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One Winter Night: Remembering Fire and Ice

Jeannetter Thomas

When I first began writing a column for the Dispatch, I was a little afraid that I was putting too much of my own story in the sketches of life in Rocky Ridge.

But then someone gave me an issue of a stamp-collecting magazine and right there on the front page, the editor said something like: "In sharing our hobbies, we also talk about our own lives. So you get to know us." So then I figured my approach was all right!

I have been away. Gettysburg, Randallstown, work and more work. Now I’m back in Rocky Ridge. I haven’t had a chance to see what is going on now in this small town. I thought I’d just reminisce a little.

It seems like lots of people in this area talk about how much colder and how much "worse" the winters were long ago, compared to now.

That is something I, too, seem to remember. And lately I’ve been remembering a vivid picture from childhood here in rural America. I don’t remember how old I was, but it was the first year my growing feet were big enough to fit my mother’s slender white ice skates. I was overjoyed! And they were so pretty!

My brothers had some old brown leather hockey skates my grandfather had given us, and they took me up to the old fire pond behind Mt. Tabor Church.

The pond was thick with ice, and I remember the thrill of setting out there on my own while my brothers played between themselves. I don’t remember having difficulty getting the hang of it–it seemed to come naturally. And I thrilled at the smooth gliding, and the bumps in the ice, and the heart-stopping when suddenly a cracking let loose in the silence.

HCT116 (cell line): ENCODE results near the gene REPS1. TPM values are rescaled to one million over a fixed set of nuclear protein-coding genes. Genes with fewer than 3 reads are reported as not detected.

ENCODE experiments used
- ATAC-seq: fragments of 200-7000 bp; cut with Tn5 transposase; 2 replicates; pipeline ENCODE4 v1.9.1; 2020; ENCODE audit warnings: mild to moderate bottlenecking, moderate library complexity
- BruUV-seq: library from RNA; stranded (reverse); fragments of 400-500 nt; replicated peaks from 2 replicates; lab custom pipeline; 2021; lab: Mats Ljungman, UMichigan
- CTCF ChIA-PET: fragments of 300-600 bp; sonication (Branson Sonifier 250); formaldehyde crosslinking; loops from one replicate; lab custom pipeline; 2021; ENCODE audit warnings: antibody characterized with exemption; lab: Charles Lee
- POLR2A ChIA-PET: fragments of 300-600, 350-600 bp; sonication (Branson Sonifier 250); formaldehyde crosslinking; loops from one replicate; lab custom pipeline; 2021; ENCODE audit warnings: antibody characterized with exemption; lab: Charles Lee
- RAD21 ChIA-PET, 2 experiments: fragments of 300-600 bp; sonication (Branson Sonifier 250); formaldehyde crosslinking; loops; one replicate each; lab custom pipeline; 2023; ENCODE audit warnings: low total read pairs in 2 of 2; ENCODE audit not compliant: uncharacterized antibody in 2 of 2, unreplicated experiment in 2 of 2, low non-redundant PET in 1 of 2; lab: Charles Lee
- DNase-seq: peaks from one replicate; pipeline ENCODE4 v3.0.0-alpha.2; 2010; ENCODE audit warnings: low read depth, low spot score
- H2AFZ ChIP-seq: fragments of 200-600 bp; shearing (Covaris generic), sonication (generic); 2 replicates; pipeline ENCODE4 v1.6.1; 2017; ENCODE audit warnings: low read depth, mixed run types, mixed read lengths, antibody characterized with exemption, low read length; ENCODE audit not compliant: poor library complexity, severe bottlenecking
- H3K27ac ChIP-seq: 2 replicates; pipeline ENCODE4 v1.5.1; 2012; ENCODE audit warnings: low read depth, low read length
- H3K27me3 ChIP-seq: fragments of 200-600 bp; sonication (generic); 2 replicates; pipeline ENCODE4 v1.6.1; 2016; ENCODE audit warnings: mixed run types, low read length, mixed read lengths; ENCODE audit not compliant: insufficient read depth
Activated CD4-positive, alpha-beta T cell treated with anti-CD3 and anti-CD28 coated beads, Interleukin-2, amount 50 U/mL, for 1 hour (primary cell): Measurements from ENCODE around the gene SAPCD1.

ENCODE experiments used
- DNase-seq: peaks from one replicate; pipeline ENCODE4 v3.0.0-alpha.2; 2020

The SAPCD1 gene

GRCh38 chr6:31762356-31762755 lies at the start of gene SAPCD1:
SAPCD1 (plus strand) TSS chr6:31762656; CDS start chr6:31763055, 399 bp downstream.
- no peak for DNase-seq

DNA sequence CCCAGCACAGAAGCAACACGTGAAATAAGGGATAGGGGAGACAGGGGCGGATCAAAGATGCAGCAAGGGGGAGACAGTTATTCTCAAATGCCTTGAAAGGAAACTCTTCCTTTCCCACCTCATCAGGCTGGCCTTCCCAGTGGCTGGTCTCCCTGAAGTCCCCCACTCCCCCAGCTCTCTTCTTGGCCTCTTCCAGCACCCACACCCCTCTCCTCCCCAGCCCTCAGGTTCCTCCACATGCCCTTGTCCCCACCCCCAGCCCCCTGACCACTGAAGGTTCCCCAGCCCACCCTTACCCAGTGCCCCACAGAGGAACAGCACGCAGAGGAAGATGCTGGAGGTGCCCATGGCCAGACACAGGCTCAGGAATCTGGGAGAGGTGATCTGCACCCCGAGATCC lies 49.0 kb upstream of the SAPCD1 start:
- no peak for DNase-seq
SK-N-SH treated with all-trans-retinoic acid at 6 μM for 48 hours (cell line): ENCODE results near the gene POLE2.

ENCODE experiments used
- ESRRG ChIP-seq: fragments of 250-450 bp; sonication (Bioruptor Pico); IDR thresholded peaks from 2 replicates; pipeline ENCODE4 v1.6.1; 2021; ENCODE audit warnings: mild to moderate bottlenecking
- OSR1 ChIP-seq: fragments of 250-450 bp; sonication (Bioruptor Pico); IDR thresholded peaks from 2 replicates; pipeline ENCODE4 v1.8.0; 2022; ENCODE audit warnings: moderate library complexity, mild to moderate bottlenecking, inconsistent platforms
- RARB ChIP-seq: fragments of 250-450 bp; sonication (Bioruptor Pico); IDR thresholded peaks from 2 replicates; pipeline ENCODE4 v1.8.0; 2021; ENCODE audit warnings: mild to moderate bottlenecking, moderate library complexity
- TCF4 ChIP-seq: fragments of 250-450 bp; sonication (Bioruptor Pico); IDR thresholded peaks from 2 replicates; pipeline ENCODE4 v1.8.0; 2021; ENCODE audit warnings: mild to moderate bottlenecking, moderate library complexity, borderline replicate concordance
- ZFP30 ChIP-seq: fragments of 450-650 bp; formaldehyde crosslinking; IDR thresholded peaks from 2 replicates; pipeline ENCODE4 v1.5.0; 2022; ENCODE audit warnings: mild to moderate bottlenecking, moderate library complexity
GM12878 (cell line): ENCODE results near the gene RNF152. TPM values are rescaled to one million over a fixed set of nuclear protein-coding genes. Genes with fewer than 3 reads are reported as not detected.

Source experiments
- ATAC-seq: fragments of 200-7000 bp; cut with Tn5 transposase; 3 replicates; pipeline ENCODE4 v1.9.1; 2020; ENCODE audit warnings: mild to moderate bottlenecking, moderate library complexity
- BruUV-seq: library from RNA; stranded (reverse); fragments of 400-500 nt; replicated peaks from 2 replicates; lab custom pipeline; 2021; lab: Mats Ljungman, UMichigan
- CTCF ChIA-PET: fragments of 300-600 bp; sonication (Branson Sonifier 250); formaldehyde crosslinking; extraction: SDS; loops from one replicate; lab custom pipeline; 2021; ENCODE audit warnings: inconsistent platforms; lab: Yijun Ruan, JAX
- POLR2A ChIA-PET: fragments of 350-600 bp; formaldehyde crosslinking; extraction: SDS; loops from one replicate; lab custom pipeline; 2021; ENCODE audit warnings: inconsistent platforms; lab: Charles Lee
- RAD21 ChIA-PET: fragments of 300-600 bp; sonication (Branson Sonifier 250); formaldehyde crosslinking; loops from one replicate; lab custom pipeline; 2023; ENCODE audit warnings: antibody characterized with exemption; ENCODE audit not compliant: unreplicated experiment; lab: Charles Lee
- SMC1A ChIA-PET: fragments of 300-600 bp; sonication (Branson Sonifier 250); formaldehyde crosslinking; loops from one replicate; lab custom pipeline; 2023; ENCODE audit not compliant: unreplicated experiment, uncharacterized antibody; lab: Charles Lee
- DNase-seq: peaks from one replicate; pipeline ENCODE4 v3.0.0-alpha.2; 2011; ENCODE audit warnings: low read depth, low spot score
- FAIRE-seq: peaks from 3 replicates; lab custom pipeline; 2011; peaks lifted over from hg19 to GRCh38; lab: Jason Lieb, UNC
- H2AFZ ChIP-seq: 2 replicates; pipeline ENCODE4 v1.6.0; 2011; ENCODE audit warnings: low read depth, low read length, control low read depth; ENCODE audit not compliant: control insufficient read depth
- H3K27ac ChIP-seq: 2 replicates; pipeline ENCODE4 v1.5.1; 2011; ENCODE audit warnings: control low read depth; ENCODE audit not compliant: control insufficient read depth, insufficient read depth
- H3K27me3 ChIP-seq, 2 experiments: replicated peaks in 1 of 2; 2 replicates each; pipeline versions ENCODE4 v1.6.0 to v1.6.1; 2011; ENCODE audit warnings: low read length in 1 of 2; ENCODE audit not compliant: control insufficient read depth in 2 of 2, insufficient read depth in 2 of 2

But the time I remember best–and this plays like a silent movie in my psyche–and a treasured memory among them all–is one night when we went out to the pond.

We walked up through deep snow, following the trail in the field, and trekked through the square and down over the hill. I don’t remember first getting there. I just have the feeling of the sacred dark, and the stars, and being far out there on the ice, complete in my solitary dance.

And there on the shore, a bonfire. It seemed as if the whole town of Rocky Ridge was gathered around this climbing flame, laughing and talking, and their joy carried over the ice. I could feel the joy and the gaiety even though I was way too shy to approach the circle around the fire. Years later I was told that Bobby and Kenny Mumma got out their small yard tractors to clear the pond of snow for just such gatherings. And that it happened other times, as well.

I just remember that once–feeling far, far away–with the scritch, scritch of my blades in the night. And the fire on the shore. Warming my heart in the dark.

Read other stores by Jeanette Thomas

Have your own memories of life in Rocky Ridge?  
If so, send them to us at history@emmitsburg.net